Ensuring food safety in Singapore is far from an easy task, especially with a long and complex food supply chain. At the heart of this, along with farmers, are vets from the Singapore Food Agency, as they strive to ensure food safety through good veterinary practices at farms.
When it comes to strengthening the nation’s food security, Singapore knows better than to put all its eggs in one basket. In fact, our multi-pronged approach means that Singapore today imports its food from more than 170 countries and regions. This is complemented by another 260 local farms producing eggs, fish, and vegetables.
With our food coming from such a wide range of sources, stringent import controls, good farm practices, and effective disease prevention and control measures are crucial to minimising food safety risks in our diverse supply chain. These measures also prevent animal diseases from being introduced into our local farms, which can reduce farm production and have an impact on Singapore’s food supply. Many of these efforts involve a team of highly trained vets at the Singapore Food Agency (SFA).
Going beyond Singapore: SFA’s veterinary officers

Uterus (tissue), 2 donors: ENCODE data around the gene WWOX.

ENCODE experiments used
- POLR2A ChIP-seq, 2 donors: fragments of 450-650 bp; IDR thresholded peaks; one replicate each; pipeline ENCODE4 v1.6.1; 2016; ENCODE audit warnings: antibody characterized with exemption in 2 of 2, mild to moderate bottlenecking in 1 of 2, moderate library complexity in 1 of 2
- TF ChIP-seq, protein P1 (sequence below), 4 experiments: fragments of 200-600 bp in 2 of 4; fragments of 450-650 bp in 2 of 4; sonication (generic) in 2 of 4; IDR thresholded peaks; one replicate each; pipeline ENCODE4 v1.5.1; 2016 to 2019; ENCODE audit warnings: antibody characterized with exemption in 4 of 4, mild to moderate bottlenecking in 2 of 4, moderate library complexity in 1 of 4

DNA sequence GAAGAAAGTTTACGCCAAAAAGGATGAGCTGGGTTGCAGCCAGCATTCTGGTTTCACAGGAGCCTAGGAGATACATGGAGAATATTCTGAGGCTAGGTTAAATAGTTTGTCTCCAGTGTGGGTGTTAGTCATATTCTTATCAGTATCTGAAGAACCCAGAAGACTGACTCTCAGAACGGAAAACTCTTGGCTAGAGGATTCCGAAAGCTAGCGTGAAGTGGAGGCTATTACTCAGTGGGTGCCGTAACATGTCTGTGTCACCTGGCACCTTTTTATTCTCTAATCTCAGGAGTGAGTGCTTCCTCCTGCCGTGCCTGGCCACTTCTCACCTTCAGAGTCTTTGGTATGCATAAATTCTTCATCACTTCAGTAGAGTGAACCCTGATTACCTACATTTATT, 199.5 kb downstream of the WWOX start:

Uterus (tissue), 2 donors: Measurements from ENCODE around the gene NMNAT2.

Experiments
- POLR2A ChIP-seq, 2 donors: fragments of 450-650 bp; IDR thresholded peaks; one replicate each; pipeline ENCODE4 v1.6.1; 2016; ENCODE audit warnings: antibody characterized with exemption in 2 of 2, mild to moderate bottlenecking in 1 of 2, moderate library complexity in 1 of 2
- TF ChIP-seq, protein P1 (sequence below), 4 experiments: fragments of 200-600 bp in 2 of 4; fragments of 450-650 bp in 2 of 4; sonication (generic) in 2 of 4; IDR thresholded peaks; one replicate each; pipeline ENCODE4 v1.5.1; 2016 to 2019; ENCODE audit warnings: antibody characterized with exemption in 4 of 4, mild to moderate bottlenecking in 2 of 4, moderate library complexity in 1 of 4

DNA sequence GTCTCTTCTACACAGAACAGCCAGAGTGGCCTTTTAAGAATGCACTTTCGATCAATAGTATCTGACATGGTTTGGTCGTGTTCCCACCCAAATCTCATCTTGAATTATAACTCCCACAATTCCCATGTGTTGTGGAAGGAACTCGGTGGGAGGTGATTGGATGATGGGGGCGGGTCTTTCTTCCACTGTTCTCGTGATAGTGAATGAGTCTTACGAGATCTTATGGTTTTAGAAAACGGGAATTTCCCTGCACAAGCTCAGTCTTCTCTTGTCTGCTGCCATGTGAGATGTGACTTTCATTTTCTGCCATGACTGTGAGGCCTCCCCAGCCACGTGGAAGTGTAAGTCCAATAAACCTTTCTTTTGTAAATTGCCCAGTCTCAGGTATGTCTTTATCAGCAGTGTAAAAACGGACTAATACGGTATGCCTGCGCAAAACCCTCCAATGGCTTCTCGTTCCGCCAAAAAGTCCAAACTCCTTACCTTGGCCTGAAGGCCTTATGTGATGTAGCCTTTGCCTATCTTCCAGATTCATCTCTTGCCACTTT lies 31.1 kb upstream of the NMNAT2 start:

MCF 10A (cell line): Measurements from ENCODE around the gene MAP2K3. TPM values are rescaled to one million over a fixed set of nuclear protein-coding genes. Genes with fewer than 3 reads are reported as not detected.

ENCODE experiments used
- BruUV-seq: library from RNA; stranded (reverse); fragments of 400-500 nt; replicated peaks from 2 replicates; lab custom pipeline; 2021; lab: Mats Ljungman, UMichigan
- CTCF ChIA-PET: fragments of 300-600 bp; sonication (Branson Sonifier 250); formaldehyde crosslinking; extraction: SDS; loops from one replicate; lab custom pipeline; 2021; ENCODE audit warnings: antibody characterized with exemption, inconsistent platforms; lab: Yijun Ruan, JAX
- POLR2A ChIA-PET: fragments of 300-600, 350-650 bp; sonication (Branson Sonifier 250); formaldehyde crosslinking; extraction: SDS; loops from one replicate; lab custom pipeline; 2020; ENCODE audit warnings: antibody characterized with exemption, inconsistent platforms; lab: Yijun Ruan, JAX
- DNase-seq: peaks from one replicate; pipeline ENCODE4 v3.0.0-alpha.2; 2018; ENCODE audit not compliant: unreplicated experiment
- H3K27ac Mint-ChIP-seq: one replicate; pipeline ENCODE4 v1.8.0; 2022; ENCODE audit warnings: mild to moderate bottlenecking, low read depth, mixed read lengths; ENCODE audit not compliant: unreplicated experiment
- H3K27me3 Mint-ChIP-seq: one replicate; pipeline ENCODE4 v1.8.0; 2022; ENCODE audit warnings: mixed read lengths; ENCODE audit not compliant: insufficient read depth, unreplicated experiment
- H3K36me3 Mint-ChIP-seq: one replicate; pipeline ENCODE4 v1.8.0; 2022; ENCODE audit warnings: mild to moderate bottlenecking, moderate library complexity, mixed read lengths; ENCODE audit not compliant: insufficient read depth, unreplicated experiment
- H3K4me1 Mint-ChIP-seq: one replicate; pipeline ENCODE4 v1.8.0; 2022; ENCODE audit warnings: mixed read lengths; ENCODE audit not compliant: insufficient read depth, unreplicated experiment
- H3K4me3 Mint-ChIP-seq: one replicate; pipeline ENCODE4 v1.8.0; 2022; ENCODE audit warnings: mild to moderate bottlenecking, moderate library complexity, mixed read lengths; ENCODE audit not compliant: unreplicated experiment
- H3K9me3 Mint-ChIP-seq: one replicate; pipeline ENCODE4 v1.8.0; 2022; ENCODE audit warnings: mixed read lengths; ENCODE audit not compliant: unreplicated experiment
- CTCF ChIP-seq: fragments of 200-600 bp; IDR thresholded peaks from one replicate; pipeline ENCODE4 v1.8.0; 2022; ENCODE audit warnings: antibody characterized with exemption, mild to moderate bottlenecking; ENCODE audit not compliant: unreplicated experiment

Employing a science and risk-based approach, SFA vets ensure the safety of food in Singapore by auditing and evaluating the veterinary services and veterinary public health conditions of potential source countries, inspecting and accrediting overseas establishments, and responding to animal and foodborne disease outbreaks.
As Dr Wong Yelin, Director of the Risk Management & Surveillance Department, shares, “Accreditation of high-risk food products such as meat and eggs before they are allowed for import into Singapore is required as these products can carry food safety risks and animal diseases.
“We liaise with overseas food safety and animal health authorities who are interested to export such products to Singapore. As part of the approval process, we may conduct on-site inspections of overseas farms and slaughterhouses. Through this, we can determine the country’s regulatory standards.”
A vet from SFA conducting an inspection at an Indonesian chicken egg farm: To diversify Singapore’s chicken supply sources, a team from SFA visited Indonesia to audit the country’s food safety and animal health controls. As part of their trip, they inspected farms, quarantine stations and laboratories to better understand the regulatory systems in place.
Healthy animals are key to safe food – and sustainable farming